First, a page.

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Mon Dec 9, 2019, 09:23 PM

The Fight to Secure Labor Rights for Exploited Prisoners

By Kim Kelly

My tenure as Teen Vogue’s labor columnist began in earnest last year, to the puzzlement of some, and the goggle-eyed chagrin of white supremacists’ favorite Fox News host, Tucker Carlson. That first piece, from September 4, 2018, was very intentional in its focus on the most marginalized group of workers in the U.S.: those who are currently incarcerated within the nation’s labyrinthine prison system. When the piece ran, prisoners in 17 states were on strike, risking their safety and what was left of their freedom to take a stand against cruel, inhumane conditions that they and other incarcerated people across the country are forced to endure at the hands of the state.

Their 10 demands were straightforward, and sought to address systemic injustices as well as dangerous conditions within the prison walls. The strikers called for voting rights, for increased rehabilitation and educational opportunities, and for an end to racist policies. They also demanded an end to prison slavery, a horrifying reality that remains legal thanks to the 13th Amendment. A legal loophole buried within its text allows what amounts to slavery to be used as a penalty for those convicted of a crime — another toxic stain on the U.S. government’s already barbaric history. “The system of slavery continues not just in the prison setting but in the way people are rendered socially dead in amerikan society, in the white power structure assault on Black lives, communities of color, and on poor people's lives,” explained a member of the Incarcerated Workers Organizing Committee (IWOC), a branch of the Industrial Workers of the World (IWW) comprised of organizers inside and outside detention facilities, when I reached out around the anniversary of the 2018 strike.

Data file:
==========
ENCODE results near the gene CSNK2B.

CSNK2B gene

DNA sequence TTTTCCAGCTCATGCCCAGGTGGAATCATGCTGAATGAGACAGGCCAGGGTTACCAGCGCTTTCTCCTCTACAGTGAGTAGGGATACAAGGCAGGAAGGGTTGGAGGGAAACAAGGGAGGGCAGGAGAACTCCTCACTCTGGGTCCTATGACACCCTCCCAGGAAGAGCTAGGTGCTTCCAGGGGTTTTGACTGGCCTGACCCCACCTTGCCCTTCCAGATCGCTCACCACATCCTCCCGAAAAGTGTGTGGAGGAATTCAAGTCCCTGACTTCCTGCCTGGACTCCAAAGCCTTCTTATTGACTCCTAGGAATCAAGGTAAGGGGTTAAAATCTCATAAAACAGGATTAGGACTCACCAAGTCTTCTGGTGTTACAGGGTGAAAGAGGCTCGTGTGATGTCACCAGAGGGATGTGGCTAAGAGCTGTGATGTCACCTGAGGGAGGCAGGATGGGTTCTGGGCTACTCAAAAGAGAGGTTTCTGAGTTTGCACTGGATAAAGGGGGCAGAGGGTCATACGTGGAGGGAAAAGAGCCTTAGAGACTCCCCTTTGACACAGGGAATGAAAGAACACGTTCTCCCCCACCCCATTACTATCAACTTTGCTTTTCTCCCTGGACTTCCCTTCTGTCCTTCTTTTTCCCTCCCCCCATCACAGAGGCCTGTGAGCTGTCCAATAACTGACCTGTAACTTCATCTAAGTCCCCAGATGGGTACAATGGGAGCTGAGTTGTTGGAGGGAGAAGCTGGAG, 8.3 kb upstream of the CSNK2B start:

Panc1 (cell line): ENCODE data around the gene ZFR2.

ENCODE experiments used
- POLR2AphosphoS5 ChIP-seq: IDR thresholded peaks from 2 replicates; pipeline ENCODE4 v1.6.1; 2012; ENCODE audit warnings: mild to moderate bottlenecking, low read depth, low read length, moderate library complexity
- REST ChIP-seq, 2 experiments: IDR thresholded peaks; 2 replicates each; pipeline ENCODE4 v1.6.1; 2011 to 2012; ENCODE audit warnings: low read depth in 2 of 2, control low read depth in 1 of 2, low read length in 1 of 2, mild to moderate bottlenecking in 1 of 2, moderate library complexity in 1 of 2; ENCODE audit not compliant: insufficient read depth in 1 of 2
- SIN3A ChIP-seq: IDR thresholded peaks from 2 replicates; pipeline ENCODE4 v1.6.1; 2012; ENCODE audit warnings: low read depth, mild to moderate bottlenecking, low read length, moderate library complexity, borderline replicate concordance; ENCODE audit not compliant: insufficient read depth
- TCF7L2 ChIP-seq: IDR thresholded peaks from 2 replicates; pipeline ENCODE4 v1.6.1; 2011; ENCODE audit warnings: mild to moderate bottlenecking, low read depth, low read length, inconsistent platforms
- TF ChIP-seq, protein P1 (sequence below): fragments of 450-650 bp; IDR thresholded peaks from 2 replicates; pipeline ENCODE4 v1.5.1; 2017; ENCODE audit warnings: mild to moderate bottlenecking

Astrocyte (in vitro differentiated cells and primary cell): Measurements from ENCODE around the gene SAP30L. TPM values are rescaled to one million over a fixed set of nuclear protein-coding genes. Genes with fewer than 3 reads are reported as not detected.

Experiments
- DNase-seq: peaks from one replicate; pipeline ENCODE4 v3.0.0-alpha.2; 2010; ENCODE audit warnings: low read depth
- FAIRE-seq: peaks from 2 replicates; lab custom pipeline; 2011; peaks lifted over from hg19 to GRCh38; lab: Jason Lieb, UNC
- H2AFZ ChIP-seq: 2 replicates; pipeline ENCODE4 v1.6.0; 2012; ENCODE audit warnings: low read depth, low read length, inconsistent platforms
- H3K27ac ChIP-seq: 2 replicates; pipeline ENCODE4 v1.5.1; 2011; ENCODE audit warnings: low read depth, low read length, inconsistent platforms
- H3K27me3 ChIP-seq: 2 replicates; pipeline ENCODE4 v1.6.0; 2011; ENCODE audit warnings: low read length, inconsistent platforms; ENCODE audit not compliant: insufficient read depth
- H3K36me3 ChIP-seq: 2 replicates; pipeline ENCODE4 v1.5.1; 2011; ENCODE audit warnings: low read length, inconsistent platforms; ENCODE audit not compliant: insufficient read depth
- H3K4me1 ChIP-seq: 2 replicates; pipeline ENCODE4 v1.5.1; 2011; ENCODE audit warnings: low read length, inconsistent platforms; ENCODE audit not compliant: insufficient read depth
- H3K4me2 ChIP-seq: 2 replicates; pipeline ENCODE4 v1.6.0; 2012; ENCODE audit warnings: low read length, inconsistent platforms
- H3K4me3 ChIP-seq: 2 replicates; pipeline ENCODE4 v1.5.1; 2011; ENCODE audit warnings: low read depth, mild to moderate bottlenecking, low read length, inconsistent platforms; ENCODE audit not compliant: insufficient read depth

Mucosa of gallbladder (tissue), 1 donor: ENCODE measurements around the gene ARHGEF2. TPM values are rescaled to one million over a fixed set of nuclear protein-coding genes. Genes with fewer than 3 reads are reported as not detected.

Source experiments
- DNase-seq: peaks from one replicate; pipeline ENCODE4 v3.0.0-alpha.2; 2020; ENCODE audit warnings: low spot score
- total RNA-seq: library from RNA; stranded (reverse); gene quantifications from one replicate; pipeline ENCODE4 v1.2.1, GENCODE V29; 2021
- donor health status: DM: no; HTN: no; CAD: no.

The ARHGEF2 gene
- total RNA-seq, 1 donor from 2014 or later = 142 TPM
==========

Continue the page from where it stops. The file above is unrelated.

Just over a year later, how much has changed? Those demands have not been met. Advocates say that conditions for people in prison have continued to deteriorate, and while the conversation about restoring voting rights to formerly incarcerated people (and those currently in prison) has picked up steam ahead of the 2020 presidential election, we’re still a long way from universal suffrage. But organizers say the sacrifices those incarcerated workers made in 2018 were not in vain.

IWOC collaborated with Jailhouse Lawyers Speak (JLS) and the Free Alabama Movement (FAM) to organize the 2018 strike. According to their spokesperson, despite the lack of movement around specific demands, the 2018 strike had a major impact on launching a deeper awareness of prison issues into the mainstream: “We see that the lexicon around incarceration has expanded. Prison experiences no longer seem as homogenized as just people wearing orange jumpsuits. While much of this work has been happening for a long time, to humanize people who are often completely dehumanized, the prevalence of the NPS 10 Demands was key — showing that prison issues are not uniform, and are layered, complex, vary by region and facility.”


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